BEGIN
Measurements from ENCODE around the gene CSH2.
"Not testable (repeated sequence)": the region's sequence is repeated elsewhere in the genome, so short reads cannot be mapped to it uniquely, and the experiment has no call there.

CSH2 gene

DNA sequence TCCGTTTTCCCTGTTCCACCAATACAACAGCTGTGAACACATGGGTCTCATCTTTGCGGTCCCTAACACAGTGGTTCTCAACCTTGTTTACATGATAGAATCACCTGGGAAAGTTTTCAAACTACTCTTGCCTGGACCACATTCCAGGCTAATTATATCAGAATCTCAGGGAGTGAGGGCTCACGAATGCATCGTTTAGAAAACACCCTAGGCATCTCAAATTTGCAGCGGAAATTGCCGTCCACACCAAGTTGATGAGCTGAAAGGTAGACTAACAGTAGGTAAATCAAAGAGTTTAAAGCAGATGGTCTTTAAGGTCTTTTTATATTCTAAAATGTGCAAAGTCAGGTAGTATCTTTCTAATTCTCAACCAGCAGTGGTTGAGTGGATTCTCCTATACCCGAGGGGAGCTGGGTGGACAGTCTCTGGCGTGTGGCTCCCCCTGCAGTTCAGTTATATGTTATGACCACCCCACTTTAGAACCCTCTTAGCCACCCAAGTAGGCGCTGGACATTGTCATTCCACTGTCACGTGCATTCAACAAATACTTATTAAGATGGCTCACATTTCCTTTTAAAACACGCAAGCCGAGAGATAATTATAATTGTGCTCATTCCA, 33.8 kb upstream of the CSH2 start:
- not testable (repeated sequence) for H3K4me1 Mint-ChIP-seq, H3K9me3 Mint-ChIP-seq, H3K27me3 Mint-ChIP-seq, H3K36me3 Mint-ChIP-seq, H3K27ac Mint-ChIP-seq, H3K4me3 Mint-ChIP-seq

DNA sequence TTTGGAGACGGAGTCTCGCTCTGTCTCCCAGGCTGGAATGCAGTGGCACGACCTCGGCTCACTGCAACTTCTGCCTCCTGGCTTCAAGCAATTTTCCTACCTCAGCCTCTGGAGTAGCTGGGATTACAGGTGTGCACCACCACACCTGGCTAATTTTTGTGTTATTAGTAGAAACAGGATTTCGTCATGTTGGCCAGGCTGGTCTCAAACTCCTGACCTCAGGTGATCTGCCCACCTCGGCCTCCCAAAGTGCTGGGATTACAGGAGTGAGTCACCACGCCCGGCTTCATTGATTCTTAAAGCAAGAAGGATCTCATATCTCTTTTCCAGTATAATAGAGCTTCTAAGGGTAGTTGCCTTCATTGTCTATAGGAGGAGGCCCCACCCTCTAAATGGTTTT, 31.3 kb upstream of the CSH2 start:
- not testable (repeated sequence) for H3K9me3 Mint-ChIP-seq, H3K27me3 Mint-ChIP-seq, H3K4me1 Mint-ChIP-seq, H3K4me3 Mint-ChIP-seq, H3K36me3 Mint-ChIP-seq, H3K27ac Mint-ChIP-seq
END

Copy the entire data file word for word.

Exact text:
Measurements from ENCODE around the gene CSH2.
"Not testable (repeated sequence)": the region's sequence is repeated elsewhere in the genome, so short reads cannot be mapped to it uniquely, and the experiment has no call there.

CSH2 gene

DNA sequence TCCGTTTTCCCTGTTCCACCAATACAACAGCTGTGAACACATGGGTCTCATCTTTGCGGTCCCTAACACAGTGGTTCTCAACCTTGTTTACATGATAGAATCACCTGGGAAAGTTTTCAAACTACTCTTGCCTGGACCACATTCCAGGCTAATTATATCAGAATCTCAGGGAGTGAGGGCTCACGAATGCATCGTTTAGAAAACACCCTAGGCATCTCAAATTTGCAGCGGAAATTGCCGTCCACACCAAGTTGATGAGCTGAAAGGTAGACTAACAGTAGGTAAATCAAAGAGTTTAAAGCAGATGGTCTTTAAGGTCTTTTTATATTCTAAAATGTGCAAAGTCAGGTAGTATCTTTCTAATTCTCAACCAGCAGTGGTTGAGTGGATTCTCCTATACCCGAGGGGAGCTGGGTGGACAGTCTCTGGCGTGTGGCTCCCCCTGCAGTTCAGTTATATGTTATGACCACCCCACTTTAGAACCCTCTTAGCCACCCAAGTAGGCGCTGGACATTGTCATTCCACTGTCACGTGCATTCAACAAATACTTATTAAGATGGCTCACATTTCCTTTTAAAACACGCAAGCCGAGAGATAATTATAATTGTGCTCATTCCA, 33.8 kb upstream of the CSH2 start:
- not testable (repeated sequence) for H3K4me1 Mint-ChIP-seq, H3K9me3 Mint-ChIP-seq, H3K27me3 Mint-ChIP-seq, H3K36me3 Mint-ChIP-seq, H3K27ac Mint-ChIP-seq, H3K4me3 Mint-ChIP-seq

DNA sequence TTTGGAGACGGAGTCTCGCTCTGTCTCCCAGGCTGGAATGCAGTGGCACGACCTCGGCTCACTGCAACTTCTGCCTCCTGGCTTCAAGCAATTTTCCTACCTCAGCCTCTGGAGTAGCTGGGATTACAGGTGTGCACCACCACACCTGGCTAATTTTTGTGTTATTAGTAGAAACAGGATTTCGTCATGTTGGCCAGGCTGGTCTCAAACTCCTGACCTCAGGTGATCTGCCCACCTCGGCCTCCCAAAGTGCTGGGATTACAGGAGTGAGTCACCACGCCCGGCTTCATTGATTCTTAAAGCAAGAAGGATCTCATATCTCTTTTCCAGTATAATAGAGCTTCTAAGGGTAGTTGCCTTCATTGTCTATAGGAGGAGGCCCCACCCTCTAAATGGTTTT, 31.3 kb upstream of the CSH2 start:
- not testable (repeated sequence) for H3K9me3 Mint-ChIP-seq, H3K27me3 Mint-ChIP-seq, H3K4me1 Mint-ChIP-seq, H3K4me3 Mint-ChIP-seq, H3K36me3 Mint-ChIP-seq, H3K27ac Mint-ChIP-seq